You think ads in mobile apps are annoying, don’t you?
I believe that the popular backlash against digital advertising stems from poor targeting practices. Bad targeting usually means bad advertising; good targeting means matching people with messages that are actually relevant to them. In fact, Adblock Plus found in a survey that 75% of its users were willing to see responsibly-targeted, unobtrusive ads.
That’s why it’s high time mobile apps take advantage of data to make their ads more relevant.
Most app developers are gathering mountains of data about users’ interests that could be combined with “interest graph” data from Facebook, Twitter and other interlinked social networks to target ads based on what a user actually likes. By doing this, app developers could dramatically boost engagement with their ads and charge a premium for their audiences… not to mention make mobile ads a little less bothersome.
To demonstrate this concept in action, I’ve looked at four popular apps that are not already targeting based on interest data, with a few ideas on how they can get started. Some may disagree with my suggestions for changing their most beloved apps, but I believe that ad targeting done well will enhance user experience, not detract from it.
Pandora users have become accustomed to irrelevant ads; as one reviewer said, “the app was great, but the ads were ‘completely useless’.” Most of Pandora’s in-app advertising revolves around intermittent audio ads based on a user’s location, but few ads take into account a user’s tastes or preferences. Obviously, just because two users live the same town doesn’t mean they’re interested in the same thing… so why doesn’t Pandora move away from geo-targeting to much more nuanced interest graph targeting?
For Pandora, this means analyzing first-party data (playlist seeds and music ratings) and combining it with third-party data (other interest graph data, such as what a user likes and who they follow). By integrating a user’s thumbs-up and thumbs-down ratings with interests identified from her Facebook and Twitter data, Pandora could easily present ads for products and services she would find relevant.
Many ads on Flixster promote current movies playing at nearby cinemas, or special offers from advertisers such as LivingSocial. Users get interstitial screen takeovers based on location, and lots of ads for Flixster features and content. Other ads seem completely untargeted, such as LivingSocial pop-ups and Rotten Tomatoes banners.
Flixster has a ton of valuable data about its users (location, types of movies they like, movies they’ve seen and rated etc.) that they could be using to target ads – and they aren’t even doing this simple type of targeting. The app could also go above and beyond targeting based on its own data to include third-party interest graph data from Facebook and Twitter. Combining Flixster’s own interest data with information like which celebrities its users follow on major social platforms could help advertisers reach people who might be interested in TV premieres featuring their favorite movie stars.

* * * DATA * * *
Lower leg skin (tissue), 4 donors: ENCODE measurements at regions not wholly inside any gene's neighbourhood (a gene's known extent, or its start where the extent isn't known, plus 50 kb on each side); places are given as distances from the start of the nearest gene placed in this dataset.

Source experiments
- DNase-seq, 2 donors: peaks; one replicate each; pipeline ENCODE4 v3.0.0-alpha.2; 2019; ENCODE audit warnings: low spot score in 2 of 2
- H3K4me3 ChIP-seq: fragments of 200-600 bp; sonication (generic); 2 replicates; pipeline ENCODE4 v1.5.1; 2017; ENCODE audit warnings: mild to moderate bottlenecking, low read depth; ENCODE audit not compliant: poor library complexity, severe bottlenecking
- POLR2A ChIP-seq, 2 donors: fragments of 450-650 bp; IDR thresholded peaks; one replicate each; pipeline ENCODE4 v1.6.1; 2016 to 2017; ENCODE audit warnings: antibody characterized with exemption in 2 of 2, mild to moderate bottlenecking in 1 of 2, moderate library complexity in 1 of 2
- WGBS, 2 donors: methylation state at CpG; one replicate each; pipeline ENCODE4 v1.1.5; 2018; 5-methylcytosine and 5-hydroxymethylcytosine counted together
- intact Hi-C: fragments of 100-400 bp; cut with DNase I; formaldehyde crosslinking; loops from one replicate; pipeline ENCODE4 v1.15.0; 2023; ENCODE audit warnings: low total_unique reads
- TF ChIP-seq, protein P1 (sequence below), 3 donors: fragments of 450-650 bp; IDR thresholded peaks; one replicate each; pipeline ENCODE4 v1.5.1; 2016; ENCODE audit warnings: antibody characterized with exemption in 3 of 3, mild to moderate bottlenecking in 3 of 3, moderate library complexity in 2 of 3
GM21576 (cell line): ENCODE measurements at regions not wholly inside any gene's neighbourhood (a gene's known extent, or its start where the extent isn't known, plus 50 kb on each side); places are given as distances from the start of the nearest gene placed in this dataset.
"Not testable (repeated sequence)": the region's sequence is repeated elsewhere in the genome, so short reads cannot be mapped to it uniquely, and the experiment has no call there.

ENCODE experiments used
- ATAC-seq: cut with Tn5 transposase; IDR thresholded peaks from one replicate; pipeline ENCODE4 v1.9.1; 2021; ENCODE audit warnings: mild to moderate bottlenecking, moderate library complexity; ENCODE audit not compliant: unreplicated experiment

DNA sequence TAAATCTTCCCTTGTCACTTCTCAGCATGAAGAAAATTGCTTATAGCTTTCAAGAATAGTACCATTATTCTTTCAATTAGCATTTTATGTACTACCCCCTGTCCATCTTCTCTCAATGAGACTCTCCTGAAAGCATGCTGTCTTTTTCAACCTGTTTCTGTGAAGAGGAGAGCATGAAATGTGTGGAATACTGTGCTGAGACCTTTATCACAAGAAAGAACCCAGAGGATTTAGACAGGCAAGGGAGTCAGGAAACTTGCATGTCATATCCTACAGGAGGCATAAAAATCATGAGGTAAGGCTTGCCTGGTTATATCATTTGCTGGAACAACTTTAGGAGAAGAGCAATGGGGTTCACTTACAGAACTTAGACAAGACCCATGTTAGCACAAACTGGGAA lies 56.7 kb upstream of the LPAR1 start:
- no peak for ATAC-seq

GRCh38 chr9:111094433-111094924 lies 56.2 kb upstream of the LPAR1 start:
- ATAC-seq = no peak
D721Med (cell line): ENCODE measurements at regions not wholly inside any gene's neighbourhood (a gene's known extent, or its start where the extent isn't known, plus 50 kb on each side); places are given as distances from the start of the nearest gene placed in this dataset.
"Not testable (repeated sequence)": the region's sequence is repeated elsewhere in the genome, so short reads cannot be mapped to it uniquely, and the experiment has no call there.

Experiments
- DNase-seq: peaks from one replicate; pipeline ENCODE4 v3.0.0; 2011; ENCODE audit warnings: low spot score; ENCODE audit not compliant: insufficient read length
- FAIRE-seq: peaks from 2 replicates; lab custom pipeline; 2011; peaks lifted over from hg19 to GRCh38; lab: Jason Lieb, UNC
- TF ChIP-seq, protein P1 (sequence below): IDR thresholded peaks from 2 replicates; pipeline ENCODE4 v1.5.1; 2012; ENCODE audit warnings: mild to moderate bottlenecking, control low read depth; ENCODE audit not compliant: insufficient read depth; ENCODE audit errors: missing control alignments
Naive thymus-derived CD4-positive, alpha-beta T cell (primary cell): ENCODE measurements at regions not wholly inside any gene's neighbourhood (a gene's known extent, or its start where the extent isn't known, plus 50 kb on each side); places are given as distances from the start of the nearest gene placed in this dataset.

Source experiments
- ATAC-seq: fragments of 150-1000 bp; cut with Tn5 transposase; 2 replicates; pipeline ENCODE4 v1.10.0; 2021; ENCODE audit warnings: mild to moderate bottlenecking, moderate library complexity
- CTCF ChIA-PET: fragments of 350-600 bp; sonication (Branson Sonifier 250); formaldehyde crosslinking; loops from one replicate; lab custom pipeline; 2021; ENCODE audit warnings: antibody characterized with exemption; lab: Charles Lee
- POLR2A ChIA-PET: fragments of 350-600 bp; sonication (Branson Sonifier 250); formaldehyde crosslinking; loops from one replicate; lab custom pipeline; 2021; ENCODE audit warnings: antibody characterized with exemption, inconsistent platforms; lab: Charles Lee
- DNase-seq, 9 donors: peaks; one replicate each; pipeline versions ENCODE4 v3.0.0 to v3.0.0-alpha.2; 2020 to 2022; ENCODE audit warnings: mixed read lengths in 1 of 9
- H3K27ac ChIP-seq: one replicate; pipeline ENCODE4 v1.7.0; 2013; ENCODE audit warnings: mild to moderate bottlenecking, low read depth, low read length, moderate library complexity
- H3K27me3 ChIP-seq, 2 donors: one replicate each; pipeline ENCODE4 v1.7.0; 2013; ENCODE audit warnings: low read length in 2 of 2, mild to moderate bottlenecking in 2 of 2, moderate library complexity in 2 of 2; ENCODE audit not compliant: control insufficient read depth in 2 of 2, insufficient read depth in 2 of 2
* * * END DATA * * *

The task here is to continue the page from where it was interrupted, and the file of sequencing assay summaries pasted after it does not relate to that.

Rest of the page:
Yelp is one of the most popular local apps around today. Millions of users launch Yelp every day to look up reviews for restaurants, stores, attractions and more. And guess what? Yelp doesn’t serve mobile ads at all! To be fair, Yelp’s monetization strategy focuses mostly on getting local businesses to pony up for “enhanced” listings, but the world’s most popular local reviews app could be doing so much more to monetize its mobile traffic. On the Yelp website, users see relevant promoted events and businesses on the right side of the screen, as well as some targeted advertising – but on the mobile app, nothing.
The thing is, Yelp knows what type of restaurants, shops, events, and attractions you frequent, as well as your location, places you’ve reviewed and more. For its mobile app, Yelp could combine a user’s location, searches, and review history to deliver highly relevant ads. What’s more, Yelp could integrate third-party interest graph data to identify users as “moms” or “sports fans” to create even more relevant ad experiences.
OkCupid is another mobile app that serves no ads. This is a company that uses sophisticated data mining to make sophisticated dating matches. It asks users dozens of questions to create their unique profiles, and has data on age, interests, location, preferences for a date, opinions, chats, messages etc. Yet OKCupid does not use this data to serve targeted ads on mobile. I’m sure the daters on OkCupid would be an outstanding audience for ads for relevant local restaurants, bars, comedy clubs, theatres, and other outings, not to mention ads for clothes, makeup, accessories, and other must-have items for actively-dating singles.
OkCupid could start by mining the rich dataset it has on all the singles using its service to create targeted ads based on location, interests and age. It could also combine this information with third-party interest graph data to attract a wider range of advertisers, beyond those that fit the “dater” profile. For example, they could help auto brands find in-market auto shoppers, or help airlines find frequent travelers.
These advertisers could even gear their creative towards this audience to make the ads relevant to the app experience, with ad copy such as “Don’t take her out in your old clunker. Check out the new Jeep!”